David Jiles plagiarism issue, update

by | Monday, October 06, 2008

An update on the ongoing saga of David Jiles, Ph.D. For context see this.

(Please note the David Jiles referred to in these posts is NOT Professor David Jiles of Iowa State University and Cardiff University.) 

I have heard back from some of the websites that had hosted his articles. [Copies of the email I sent can be found here.]

The first note was from Brain Bank, and they quite clearly demonstrated that they were as much a victim of this as everybody else, and that they would be removing these articles as soon as possible.

I haven’t heard back from Creativity-Portal (a site that contained the largest repository of articles by David Jiles, Ph.D.) but a visit to their website today shows that they have deleted all the webpages that had these writings. Funnily enough, a web search on their site still lists these articles. I guess Google will take care of it over time.

I also received a very nice note back from Young Bright Minds and Inventors Academy showing concern at what I had written but also not willing to take me at face value. They are ordering the Sparks of Genius book to check the content for themselves. I applaud them for that.

I have been asked by some to remove links to their websites because they feel that this in some way implicates them in the scandal. I said that I would not do that. I think it is important that a web-trace of this misconduct be maintained. Providing a link to a site that for whatever reason was tricked by David Jiles Ph.D. is not to apportion blame. I believe that we need an acceptance of the fact that anybody and everybody can be screwed over by any ethically challenged person and that identifying episodes such as these are really important. If there is no record of this, David Jiles Ph.D. will do it again, with someone else.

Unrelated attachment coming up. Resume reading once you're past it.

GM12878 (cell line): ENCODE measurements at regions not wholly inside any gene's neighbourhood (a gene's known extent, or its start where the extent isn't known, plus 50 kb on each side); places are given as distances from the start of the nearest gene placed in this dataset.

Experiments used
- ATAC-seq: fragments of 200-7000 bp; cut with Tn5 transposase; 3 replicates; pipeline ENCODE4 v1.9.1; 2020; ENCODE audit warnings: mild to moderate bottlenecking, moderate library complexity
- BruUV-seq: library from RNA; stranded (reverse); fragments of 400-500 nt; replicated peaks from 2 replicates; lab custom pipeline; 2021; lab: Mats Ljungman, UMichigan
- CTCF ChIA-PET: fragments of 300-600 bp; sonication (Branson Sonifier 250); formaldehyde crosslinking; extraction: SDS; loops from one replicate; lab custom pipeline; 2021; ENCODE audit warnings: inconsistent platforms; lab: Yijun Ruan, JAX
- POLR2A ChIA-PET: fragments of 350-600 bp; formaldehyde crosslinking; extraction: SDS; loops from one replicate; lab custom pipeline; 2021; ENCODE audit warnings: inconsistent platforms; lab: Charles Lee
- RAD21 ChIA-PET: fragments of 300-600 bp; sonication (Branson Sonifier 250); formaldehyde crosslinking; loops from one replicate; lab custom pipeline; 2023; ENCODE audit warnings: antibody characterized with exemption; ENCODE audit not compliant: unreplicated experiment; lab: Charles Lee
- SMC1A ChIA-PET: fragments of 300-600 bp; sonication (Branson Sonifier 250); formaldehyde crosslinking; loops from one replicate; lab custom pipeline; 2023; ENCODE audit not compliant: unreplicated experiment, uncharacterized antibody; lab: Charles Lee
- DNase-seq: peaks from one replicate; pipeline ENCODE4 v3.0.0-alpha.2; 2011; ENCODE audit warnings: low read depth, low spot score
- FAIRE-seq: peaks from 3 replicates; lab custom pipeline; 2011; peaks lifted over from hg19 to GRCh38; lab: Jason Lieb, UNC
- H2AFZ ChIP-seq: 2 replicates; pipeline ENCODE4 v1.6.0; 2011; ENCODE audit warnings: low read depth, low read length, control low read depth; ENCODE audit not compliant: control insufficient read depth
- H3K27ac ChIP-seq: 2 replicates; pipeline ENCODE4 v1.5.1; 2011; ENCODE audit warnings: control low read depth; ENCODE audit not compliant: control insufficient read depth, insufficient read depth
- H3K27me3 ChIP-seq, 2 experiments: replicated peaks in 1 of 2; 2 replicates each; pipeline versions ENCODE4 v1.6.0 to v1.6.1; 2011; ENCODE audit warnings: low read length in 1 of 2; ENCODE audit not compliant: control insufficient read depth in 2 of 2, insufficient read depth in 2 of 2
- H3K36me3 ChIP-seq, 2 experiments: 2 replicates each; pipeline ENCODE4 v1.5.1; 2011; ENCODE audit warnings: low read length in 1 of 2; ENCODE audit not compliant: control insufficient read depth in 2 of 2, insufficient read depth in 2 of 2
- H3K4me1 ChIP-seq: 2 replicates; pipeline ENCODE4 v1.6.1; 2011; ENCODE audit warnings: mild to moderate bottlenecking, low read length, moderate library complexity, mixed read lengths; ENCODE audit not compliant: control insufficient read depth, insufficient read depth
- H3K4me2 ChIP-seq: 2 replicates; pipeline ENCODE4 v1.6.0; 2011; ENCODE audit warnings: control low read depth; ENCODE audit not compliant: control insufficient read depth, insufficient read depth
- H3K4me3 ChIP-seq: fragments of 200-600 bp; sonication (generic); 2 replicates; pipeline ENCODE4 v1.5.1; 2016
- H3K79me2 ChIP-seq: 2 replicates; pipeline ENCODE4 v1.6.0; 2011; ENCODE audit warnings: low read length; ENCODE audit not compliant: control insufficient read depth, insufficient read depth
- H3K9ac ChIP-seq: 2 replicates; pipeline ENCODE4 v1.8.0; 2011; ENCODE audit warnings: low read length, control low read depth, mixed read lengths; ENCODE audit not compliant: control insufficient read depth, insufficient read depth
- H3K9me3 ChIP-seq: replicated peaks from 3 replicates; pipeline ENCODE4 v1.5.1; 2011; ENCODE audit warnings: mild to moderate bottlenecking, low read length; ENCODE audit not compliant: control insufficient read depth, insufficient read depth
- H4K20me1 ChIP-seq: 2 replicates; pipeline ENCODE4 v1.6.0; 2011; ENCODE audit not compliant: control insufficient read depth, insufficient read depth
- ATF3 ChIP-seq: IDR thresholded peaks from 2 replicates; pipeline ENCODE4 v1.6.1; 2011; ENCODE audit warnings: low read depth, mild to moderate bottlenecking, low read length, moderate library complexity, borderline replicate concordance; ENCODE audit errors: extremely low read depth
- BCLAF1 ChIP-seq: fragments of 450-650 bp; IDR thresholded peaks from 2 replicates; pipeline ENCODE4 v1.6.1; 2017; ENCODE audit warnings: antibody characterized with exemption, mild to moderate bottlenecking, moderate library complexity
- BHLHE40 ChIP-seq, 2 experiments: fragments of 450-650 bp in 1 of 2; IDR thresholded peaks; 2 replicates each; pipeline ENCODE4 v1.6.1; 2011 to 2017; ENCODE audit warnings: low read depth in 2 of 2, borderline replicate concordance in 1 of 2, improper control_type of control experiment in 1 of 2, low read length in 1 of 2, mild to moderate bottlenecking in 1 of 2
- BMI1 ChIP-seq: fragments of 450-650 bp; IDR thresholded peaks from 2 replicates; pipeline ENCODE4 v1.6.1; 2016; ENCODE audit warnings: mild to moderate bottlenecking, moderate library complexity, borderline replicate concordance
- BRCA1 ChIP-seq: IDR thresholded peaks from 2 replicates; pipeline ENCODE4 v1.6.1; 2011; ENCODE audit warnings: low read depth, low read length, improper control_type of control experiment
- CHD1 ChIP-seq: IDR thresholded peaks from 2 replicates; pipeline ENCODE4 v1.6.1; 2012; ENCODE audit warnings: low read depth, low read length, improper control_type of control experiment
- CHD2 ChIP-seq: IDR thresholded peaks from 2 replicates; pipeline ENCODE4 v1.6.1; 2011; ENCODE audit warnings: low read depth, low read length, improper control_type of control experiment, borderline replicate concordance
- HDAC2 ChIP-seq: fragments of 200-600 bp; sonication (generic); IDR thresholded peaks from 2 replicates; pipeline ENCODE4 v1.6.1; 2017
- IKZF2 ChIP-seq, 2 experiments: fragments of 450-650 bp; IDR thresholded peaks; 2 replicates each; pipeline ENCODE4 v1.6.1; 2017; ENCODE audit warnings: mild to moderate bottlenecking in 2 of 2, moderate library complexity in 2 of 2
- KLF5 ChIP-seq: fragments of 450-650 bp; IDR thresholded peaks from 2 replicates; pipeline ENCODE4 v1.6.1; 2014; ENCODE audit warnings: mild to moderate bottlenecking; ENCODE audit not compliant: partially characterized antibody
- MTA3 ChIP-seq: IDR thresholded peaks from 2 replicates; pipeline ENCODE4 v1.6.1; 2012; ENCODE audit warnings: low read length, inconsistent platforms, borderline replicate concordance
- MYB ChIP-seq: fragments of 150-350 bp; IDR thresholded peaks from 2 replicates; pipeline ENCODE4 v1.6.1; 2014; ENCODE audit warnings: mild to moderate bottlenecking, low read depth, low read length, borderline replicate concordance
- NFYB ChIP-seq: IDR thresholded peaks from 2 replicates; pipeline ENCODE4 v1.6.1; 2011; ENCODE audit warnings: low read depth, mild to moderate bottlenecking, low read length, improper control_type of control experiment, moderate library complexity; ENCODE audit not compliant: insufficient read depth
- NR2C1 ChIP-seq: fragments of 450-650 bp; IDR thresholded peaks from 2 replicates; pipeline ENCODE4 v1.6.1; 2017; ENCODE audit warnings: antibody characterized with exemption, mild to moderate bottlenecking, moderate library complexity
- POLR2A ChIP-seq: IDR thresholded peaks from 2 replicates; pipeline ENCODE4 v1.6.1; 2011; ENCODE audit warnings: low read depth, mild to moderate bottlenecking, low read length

For this reason the Creativity Portal’s decision to remove all traces of Dr. Jiles’ text from their site, without acknowledgment of their errors is problematic. The response of the Young Bright Minds and Inventors Academy seems so much more appropriate. They have noted what I have written but are willing to go the extra step to check for themselves. We need more organizations willing to take this stance – rather than sweep it all under the carpet.

Hang in there… hopefully more updates coming soon.

Topics related to this post: Creativity | Crime | Good | Bad Design | Personal | Plagiarism

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  1. Punya Mishra

    Sean, thanks for your note of clarification – but there was none required. I read what you had written the way you intended it. thanks

  2. Sean

    Re-reading my post just now made me wonder if I got my point across for certain.

    When I talked about “publicly representing one’s interests” in a less than savory way, I was not speaking of you, but of the gentleman who made such blatant insinuations.